California Is An Island Off the Northerne Part of America

John Speed, "America," 1626, London, on exhibit at the Bruce Museum in Greenwich, CT, until May 31, 2015. 


John Speed, "America," 1626, London, on exhibit at the Bruce Museum in Greenwich, CT, until May 31, 2015. 

I've discovered an 11th Commandment (or so it seems):

Thou shalt not launch a new product or service without a Powerpoint deck.

I sit through—and click through—a lot of them. I learn a lot about founders, and technology, and markets, and branding, and launch strategies... and passion, of course!

But ask about customers—real people, not abstract "markets"—and the room gets quiet quickly.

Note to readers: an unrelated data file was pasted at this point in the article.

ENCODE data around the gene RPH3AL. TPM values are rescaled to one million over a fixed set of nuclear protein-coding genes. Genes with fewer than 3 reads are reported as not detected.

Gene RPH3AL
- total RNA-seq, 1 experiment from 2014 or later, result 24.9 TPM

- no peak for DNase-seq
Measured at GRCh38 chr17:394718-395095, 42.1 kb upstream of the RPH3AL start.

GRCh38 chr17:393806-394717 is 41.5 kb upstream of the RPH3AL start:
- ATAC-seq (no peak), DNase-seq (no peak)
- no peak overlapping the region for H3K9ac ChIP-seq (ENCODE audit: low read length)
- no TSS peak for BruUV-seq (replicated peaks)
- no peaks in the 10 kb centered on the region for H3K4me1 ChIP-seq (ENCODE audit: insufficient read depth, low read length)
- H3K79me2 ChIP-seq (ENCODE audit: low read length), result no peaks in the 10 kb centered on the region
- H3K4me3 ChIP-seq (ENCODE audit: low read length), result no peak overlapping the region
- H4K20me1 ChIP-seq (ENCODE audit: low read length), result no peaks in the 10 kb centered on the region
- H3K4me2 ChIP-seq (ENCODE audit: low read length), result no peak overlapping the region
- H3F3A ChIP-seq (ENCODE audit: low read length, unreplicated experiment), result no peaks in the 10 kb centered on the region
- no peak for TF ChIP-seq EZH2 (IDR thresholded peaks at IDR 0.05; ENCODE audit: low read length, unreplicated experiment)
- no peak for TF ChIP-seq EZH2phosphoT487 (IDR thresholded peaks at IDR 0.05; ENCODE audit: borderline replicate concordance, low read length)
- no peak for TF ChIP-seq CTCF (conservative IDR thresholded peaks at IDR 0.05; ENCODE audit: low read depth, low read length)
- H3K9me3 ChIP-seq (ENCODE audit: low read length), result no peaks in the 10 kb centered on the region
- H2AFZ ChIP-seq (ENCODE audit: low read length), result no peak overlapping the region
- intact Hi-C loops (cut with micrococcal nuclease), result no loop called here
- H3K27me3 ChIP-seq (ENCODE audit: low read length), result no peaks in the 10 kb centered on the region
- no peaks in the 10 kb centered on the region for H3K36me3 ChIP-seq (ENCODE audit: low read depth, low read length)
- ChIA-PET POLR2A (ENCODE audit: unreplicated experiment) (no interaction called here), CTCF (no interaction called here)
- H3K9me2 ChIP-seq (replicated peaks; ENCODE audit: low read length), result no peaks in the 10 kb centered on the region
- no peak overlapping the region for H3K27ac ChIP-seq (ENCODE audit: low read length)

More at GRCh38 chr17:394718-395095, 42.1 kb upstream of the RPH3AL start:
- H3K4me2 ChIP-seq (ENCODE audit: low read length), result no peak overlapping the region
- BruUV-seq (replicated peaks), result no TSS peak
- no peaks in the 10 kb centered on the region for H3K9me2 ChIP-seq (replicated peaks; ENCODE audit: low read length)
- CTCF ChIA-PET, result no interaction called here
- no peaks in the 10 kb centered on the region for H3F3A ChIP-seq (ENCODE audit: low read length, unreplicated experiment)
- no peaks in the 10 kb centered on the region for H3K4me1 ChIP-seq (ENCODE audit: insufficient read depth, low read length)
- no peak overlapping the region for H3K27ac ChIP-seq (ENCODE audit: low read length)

Like the early explorers, companies just sort of make it up, filling in the gaps of what they don't know with what they think they know, and what they've heard. They even copy the work of others, just like many early cartographers. 

The result is often a map like this one—from 1626—that depicts California as an enormous island with a smattering of sea monsters off its coast. (Perhaps John Speed was prescient?)

The only way to draw an accurate map of your customers is to go out and talk to them—even if that means crossing an uncharted frontier to get there.